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336 pages, ebook
First published April 17, 2018
People would say she came to Qaanaaq in a skiff towed by a killer whale harnessed to the front like a horse. In these stories, which grew astonishingly elaborate in the days and weeks after her arrival, the polar bear paced beside her on the flat bloody deck of the boat. Her face was clenched and angry. She wore battle armor built from thick scavenged plastic.
At her feet, in heaps, were the kind of weird weapons and machines that refugee-camp ingenuity had been producing; strange tools fashioned from the wreckage of Manhattan or Mumbai. Her fingers twitched along the walrus-ivory handle of her blade. She had come to do something horrific in Qaanaaq, and she could not wait to start.
You have heard these stories. You may even have told them. Stories are valuable here. They are what we brought when we came here; they are what cannot be taken away from us.
The truth of her arrival was almost certainly less dramatic. The skiff was your standard tri-power rig, with a sail and oars and a gas engine, and for the last few miles of her journey to the floating city it was the engine that she used. The killer whale swam beside her. The polar bear was in chains, a metal cage over its head and two smaller ones boxing in its forepaws. She wore simple clothes, the skins and furs preferred by the people who had fled to the north when the cities of the south began to burn or sink. She did not pace. Her weapon lay at her feet. She brought nothing else with her. Whatever she had come to Qaanaaq to accomplish, her face gave no hint of whether it would be bloody or beautiful or both.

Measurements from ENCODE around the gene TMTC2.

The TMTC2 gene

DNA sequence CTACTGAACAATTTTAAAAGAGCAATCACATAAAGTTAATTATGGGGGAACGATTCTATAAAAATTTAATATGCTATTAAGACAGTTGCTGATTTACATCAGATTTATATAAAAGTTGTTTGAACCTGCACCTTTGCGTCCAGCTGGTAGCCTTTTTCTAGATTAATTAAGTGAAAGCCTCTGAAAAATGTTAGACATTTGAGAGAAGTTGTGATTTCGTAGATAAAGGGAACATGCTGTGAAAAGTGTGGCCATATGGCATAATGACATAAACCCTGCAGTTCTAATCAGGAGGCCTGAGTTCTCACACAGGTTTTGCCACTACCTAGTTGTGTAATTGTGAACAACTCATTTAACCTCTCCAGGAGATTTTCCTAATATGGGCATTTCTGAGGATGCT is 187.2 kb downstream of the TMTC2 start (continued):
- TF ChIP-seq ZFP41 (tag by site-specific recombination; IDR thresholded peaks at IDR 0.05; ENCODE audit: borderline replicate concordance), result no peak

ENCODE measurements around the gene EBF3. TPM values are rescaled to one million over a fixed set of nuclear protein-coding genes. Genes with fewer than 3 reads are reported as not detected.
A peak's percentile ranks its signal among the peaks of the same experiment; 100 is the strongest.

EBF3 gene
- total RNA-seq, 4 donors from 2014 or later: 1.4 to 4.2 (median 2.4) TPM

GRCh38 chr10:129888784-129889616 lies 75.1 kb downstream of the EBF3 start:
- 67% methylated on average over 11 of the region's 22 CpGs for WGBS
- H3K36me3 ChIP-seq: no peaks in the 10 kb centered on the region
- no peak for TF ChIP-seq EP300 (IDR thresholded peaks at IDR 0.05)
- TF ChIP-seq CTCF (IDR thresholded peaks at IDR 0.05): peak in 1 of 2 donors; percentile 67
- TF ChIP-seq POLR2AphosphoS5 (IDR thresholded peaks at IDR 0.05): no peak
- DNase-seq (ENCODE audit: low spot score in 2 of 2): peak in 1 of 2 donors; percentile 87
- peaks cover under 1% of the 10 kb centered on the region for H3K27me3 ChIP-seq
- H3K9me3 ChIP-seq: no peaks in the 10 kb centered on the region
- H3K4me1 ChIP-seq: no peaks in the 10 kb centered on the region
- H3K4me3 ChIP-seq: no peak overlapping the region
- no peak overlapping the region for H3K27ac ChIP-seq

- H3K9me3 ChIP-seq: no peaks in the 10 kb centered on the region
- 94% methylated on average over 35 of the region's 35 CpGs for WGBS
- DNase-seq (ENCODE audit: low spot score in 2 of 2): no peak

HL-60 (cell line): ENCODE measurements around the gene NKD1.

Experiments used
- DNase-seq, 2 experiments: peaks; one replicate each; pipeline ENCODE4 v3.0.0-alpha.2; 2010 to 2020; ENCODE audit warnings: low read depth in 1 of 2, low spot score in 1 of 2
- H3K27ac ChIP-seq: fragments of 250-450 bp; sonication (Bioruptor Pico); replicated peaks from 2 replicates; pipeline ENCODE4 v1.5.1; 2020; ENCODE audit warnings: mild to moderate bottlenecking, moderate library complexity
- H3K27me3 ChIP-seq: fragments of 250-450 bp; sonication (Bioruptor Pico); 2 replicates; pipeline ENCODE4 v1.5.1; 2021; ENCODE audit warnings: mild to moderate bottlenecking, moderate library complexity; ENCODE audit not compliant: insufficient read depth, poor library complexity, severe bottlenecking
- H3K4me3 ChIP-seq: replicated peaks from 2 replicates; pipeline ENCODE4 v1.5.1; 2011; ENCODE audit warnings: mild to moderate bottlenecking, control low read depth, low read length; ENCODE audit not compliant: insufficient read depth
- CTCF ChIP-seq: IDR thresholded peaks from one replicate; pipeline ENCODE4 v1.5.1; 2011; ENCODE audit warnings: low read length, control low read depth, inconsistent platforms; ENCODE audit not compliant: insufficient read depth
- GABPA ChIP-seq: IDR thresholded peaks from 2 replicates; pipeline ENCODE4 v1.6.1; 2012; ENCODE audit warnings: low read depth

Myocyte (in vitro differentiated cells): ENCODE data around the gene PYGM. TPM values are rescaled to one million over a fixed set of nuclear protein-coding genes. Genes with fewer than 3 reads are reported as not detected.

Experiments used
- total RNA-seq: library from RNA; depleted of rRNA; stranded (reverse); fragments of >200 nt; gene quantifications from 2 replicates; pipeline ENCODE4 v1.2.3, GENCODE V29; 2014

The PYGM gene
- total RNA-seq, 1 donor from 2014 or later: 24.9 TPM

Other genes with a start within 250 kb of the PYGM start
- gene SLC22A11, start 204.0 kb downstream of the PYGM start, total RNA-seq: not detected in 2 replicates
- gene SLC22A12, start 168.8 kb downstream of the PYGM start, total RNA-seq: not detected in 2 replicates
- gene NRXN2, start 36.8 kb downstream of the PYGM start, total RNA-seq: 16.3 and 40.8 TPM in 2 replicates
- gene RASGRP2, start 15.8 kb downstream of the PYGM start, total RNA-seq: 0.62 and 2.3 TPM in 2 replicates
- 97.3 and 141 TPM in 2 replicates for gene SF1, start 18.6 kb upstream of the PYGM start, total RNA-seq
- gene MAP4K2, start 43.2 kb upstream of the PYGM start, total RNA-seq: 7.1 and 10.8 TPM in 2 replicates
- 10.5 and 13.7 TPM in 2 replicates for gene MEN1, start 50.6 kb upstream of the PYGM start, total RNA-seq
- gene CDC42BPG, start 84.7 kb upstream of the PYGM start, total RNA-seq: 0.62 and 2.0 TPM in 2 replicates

Money is a mind, the oldest artificial intelligence. Its prime directives are simple, it's programming endlessly creative. Humans obey it unthinkingly, with cheerful alacrity. Like a virus, it doesn't care if it kills its host. It will simply flow on to someone new.
The American fleet had lacked a lot of things—food, shelter, fuel, civil liberties—but it hadn’t lacked weapons. The global military presence that had made the pre-fall United States so powerful, and then helped cause their collapse, had left them with all sorts of terrifying toys.
“Fine line between good business and a fucking war crime,” he said. “Ain’t that the goddamn epitaph of capitalism.”